At 4 p. m. the Merrimack, Jamestown, and Patrick Henry bore down upon my vessel. Very fortunately the iron battery drew too much water to come within a mile of us. She took a position on my starboard bow, but did not fire with accuracy, and only one shot passed through the ship’s bow.

Captain G.J. Van Brunt USN

The other two steamers took their position on my port bow and stern, and their fire did most damage in killing and wounding men, inasmuch as they fired with rifled guns; but with the heavy gun that I could bring to bear upon them I drove them off, one of them apparently in a crippled condition. I fired upon the Merrimack with my pivot 10-inch gun without apparent effect, and at 7 p. m. she too hauled off and all three vessels steamed toward Norfolk. The tremendous firing of my broadside guns had crowded me farther upon the mud bank, into which the ship seemed to have made for herself a cradle. From 10 p.m., when the tide commenced to run flood until 4 a.m., I had all hands at work with steam tugs and hawsers, endeavoring to haul the ship off of the bank, but without avail, as the tide had then fallen considerably. I suspended further operations at that time. At 2 a. m. the iron battery Monitor, Commander [Lieutenant]. John L. Worden, which had arrived the previous evening at Hampton Roads, came alongside and reported for duty, and then all on board felt that we had a friend that would stand by us in our hour of trial.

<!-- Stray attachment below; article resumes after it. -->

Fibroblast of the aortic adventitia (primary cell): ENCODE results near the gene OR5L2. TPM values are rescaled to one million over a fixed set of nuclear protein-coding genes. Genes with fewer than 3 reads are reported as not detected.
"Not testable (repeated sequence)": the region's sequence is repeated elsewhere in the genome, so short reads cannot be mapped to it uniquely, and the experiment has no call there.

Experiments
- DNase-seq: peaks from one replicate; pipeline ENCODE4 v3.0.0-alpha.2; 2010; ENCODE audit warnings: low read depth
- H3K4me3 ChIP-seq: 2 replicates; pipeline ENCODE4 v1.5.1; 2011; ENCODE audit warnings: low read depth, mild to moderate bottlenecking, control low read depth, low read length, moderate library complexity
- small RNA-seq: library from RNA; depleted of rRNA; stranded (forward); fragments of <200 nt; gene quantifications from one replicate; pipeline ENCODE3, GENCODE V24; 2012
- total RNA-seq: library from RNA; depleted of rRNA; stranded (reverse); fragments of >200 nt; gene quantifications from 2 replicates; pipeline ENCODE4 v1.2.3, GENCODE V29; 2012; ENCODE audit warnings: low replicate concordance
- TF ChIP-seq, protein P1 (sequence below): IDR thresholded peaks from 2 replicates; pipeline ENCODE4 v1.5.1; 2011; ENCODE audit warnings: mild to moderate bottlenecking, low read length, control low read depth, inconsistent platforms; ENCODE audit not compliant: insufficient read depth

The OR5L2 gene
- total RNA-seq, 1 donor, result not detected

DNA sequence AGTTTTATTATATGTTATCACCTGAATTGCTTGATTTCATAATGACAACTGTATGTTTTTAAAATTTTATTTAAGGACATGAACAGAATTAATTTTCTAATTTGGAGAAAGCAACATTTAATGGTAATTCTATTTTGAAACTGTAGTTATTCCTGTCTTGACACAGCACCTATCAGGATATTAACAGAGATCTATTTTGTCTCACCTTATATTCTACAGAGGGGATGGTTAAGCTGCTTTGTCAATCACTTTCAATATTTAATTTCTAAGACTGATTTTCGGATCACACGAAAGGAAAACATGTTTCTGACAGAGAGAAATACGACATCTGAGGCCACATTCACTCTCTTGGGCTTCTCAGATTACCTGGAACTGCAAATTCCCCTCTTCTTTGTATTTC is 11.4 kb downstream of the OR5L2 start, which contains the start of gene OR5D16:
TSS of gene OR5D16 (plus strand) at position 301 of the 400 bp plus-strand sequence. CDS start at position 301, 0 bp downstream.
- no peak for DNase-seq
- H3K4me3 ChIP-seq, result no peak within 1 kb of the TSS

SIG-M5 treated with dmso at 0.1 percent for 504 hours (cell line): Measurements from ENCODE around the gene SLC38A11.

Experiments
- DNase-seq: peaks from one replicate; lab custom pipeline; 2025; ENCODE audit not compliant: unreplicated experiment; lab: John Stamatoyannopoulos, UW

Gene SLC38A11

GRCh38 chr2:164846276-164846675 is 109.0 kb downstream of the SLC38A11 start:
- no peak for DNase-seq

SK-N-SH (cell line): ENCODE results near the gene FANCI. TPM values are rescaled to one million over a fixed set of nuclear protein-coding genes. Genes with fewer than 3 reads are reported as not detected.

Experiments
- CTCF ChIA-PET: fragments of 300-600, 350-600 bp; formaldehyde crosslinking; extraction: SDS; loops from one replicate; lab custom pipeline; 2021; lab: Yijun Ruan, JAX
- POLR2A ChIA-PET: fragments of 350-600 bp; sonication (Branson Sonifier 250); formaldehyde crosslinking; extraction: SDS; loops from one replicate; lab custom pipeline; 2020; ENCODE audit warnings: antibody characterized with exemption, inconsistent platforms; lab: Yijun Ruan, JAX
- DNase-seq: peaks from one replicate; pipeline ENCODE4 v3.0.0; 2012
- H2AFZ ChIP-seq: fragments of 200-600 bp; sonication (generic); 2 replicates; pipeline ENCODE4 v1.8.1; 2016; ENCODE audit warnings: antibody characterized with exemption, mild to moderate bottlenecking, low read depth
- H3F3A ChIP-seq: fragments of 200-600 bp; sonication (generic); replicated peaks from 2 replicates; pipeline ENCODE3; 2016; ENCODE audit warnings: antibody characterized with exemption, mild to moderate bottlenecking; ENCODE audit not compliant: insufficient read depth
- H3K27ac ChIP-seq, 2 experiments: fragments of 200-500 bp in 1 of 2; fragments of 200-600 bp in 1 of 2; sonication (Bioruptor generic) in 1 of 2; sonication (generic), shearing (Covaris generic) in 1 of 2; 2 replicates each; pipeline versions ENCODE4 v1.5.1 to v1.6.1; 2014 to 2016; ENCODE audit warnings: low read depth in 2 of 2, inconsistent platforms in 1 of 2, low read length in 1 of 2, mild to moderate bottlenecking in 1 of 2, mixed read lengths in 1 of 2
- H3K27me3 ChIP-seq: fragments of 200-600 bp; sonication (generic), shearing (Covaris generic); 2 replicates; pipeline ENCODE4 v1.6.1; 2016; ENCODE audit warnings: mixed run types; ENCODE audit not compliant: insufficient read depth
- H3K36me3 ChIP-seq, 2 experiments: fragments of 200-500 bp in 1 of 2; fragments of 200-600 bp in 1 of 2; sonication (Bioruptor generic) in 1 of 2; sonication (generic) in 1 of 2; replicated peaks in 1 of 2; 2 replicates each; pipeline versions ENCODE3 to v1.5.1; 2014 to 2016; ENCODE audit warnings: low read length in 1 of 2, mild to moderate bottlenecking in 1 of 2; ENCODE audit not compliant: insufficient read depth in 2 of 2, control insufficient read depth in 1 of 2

Map of the Battle of Hampton Roads